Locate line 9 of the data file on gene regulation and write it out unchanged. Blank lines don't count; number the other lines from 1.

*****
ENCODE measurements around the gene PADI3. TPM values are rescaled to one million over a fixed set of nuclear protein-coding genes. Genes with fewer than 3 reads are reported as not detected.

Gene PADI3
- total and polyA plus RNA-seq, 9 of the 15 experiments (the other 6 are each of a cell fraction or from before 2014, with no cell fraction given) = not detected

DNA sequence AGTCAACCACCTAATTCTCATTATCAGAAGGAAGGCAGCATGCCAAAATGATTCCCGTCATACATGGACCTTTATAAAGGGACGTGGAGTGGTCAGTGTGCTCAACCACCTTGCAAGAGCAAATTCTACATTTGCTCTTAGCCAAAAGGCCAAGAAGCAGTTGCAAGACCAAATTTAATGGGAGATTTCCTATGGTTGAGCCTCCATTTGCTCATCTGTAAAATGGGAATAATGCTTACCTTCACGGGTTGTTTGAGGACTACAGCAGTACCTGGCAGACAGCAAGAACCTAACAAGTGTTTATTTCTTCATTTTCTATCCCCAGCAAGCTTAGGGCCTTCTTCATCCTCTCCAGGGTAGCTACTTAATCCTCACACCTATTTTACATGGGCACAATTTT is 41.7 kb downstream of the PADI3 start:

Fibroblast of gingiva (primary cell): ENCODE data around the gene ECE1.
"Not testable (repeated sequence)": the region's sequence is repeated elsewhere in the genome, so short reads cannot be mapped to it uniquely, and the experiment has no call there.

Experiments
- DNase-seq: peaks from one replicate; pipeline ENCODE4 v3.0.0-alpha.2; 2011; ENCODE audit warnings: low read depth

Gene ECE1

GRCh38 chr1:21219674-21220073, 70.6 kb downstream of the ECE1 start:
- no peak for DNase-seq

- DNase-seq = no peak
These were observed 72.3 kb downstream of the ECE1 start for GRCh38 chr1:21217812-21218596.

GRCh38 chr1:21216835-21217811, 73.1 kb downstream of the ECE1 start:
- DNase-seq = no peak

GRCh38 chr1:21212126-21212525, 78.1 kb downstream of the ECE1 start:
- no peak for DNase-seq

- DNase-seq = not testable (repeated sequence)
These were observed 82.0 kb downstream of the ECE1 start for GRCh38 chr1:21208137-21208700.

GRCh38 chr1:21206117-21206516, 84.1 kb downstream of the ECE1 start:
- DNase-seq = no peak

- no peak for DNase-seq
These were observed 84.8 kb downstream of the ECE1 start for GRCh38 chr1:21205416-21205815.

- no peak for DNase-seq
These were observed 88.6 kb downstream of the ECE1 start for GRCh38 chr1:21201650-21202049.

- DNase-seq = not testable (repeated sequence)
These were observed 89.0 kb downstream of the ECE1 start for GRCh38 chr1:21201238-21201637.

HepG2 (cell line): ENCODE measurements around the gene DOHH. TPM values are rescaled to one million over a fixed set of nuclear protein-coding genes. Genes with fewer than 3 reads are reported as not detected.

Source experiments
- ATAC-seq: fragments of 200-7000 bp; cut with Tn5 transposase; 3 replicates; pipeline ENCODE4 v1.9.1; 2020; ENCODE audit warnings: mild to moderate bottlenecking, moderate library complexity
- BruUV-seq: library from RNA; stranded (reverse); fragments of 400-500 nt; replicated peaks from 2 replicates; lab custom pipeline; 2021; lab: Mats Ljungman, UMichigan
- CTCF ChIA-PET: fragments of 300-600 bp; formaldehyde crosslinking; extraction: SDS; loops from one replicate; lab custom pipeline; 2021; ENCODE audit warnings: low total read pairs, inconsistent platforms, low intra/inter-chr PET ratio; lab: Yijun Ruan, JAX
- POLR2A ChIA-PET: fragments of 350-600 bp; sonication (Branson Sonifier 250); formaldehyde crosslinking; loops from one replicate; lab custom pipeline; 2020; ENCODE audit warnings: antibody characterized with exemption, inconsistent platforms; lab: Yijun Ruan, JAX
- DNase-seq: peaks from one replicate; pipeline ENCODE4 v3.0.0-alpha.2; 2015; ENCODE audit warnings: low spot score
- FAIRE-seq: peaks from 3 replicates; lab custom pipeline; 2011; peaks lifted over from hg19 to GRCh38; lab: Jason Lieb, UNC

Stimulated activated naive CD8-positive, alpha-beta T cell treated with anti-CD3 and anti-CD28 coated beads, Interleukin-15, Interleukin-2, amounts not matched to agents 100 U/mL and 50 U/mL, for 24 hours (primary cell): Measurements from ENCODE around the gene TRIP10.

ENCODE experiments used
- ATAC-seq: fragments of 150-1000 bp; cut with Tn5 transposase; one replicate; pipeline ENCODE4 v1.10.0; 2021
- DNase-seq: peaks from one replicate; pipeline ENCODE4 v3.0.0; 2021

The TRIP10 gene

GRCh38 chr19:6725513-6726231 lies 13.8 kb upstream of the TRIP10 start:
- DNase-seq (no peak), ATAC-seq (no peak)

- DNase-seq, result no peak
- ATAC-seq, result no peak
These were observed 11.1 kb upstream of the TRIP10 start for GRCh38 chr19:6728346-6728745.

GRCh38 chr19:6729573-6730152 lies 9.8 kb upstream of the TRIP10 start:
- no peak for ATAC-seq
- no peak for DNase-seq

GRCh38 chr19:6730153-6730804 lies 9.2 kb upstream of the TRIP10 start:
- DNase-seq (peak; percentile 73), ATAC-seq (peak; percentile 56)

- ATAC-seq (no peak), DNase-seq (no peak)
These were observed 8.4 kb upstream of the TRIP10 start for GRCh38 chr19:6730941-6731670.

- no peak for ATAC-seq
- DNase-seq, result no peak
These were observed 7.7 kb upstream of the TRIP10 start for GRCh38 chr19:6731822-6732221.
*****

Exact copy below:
Gene ECE1